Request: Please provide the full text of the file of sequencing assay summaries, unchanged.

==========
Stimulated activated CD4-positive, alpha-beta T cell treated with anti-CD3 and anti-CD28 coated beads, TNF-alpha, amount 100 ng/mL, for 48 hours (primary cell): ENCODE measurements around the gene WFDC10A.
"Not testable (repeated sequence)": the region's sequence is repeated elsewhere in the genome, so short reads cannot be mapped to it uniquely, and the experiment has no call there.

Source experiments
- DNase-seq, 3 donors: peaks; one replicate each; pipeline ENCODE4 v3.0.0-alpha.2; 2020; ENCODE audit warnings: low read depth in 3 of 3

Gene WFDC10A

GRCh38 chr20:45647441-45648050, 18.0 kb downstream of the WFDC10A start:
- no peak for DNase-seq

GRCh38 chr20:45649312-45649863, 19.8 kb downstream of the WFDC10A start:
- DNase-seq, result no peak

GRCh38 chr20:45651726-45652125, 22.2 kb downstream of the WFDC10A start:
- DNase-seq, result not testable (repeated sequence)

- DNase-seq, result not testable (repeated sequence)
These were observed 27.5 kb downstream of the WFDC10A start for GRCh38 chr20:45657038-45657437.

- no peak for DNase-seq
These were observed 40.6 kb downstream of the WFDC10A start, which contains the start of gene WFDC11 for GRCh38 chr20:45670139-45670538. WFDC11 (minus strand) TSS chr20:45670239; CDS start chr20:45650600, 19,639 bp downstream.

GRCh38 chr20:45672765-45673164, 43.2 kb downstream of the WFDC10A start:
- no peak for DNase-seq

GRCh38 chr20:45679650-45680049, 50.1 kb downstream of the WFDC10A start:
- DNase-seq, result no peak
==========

Stimulated activated CD4-positive, alpha-beta T cell treated with anti-CD3 and anti-CD28 coated beads, TNF-alpha, amount 100 ng/mL, for 48 hours (primary cell): ENCODE measurements around the gene WFDC10A.
"Not testable (repeated sequence)": the region's sequence is repeated elsewhere in the genome, so short reads cannot be mapped to it uniquely, and the experiment has no call there.

Source experiments
- DNase-seq, 3 donors: peaks; one replicate each; pipeline ENCODE4 v3.0.0-alpha.2; 2020; ENCODE audit warnings: low read depth in 3 of 3

Gene WFDC10A

GRCh38 chr20:45647441-45648050, 18.0 kb downstream of the WFDC10A start:
- no peak for DNase-seq

GRCh38 chr20:45649312-45649863, 19.8 kb downstream of the WFDC10A start:
- DNase-seq, result no peak

GRCh38 chr20:45651726-45652125, 22.2 kb downstream of the WFDC10A start:
- DNase-seq, result not testable (repeated sequence)

- DNase-seq, result not testable (repeated sequence)
These were observed 27.5 kb downstream of the WFDC10A start for GRCh38 chr20:45657038-45657437.

- no peak for DNase-seq
These were observed 40.6 kb downstream of the WFDC10A start, which contains the start of gene WFDC11 for GRCh38 chr20:45670139-45670538. WFDC11 (minus strand) TSS chr20:45670239; CDS start chr20:45650600, 19,639 bp downstream.

GRCh38 chr20:45672765-45673164, 43.2 kb downstream of the WFDC10A start:
- no peak for DNase-seq

GRCh38 chr20:45679650-45680049, 50.1 kb downstream of the WFDC10A start:
- DNase-seq, result no peak